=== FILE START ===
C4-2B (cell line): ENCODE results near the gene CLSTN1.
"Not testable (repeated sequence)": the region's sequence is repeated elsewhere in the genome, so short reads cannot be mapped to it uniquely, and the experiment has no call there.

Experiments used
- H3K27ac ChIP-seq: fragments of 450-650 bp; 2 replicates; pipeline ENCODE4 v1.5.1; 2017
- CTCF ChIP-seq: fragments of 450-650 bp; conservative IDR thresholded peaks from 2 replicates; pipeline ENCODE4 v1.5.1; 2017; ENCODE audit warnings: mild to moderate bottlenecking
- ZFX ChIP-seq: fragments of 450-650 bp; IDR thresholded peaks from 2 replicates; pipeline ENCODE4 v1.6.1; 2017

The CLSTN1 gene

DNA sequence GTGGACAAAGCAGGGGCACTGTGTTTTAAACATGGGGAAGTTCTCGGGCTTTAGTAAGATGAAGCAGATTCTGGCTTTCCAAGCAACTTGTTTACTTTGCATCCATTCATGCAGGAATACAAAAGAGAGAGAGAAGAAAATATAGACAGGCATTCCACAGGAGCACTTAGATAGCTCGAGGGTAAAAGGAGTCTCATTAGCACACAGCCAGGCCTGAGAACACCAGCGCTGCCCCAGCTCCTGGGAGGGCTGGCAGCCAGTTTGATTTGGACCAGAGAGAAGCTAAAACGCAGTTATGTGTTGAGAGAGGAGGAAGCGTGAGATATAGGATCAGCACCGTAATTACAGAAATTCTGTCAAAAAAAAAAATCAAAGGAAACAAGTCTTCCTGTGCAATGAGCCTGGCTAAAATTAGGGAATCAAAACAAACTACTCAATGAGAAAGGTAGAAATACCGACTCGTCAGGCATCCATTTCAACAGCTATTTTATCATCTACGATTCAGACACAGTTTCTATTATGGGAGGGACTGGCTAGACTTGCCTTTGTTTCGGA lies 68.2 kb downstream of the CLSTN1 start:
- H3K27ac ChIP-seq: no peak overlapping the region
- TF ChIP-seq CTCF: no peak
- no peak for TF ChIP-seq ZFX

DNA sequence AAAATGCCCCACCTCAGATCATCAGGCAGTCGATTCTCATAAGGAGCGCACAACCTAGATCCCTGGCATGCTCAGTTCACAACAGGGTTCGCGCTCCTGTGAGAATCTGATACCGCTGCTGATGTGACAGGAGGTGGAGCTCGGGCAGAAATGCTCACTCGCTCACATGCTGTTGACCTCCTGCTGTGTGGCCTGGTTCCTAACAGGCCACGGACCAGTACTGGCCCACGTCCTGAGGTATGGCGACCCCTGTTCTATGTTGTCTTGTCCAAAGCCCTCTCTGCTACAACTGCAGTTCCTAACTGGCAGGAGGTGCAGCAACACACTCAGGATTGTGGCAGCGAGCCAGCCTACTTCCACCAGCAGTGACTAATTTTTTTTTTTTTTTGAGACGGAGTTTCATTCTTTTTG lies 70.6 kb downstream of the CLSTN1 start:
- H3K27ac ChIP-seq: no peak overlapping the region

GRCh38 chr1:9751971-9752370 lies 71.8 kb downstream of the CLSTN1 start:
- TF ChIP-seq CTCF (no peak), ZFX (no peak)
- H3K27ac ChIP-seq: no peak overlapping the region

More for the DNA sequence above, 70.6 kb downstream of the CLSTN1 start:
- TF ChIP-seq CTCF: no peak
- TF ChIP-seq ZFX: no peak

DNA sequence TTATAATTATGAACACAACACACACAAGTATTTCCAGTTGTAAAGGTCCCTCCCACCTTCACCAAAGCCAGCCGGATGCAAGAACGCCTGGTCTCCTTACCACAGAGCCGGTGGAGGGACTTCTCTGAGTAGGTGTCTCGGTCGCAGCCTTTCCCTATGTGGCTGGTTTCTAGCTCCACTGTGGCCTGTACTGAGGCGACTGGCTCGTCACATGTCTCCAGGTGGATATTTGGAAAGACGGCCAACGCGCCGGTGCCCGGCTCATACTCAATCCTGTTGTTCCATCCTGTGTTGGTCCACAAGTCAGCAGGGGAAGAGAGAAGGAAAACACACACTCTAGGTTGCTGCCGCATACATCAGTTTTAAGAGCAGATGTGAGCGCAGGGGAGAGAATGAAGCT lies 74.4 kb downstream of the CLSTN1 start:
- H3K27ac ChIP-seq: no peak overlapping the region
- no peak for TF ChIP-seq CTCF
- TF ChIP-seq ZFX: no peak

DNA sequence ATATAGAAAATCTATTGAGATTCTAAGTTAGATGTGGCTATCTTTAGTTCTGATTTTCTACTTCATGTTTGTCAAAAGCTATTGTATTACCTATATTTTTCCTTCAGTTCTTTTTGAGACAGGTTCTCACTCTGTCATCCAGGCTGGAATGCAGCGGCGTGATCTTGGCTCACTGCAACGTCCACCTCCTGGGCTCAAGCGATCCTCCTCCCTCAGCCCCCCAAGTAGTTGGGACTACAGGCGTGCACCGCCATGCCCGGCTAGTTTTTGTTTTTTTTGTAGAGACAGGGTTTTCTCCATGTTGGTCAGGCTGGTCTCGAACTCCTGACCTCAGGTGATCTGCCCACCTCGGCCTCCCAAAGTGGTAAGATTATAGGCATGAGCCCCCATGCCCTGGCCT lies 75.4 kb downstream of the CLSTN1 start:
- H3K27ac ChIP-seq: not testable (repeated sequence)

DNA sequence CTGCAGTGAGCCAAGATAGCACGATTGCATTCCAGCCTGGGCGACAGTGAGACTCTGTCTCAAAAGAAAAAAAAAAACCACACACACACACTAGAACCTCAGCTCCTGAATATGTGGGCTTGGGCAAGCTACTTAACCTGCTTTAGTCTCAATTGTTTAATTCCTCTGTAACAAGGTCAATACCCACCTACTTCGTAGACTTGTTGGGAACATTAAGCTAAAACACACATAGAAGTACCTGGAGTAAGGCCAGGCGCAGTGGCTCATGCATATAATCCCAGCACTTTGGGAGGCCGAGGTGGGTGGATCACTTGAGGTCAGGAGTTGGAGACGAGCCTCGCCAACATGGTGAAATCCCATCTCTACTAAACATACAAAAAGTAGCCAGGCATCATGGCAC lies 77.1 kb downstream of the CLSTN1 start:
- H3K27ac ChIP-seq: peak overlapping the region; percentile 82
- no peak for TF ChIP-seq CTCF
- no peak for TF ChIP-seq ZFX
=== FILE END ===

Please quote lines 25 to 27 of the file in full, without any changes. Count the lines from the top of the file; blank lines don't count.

- H3K27ac ChIP-seq: not testable (repeated sequence)

DNA sequence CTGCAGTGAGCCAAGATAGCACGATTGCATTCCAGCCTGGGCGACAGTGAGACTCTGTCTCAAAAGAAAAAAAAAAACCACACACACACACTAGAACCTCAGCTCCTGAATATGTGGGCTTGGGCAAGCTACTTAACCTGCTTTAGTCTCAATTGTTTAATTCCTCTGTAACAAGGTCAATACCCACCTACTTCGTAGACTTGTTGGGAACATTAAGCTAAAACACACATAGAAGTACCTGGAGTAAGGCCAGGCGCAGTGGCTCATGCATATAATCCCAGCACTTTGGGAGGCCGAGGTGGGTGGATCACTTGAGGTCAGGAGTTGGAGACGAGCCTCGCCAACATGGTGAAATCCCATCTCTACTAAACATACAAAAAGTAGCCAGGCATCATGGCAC lies 77.1 kb downstream of the CLSTN1 start:
- H3K27ac ChIP-seq: peak overlapping the region; percentile 82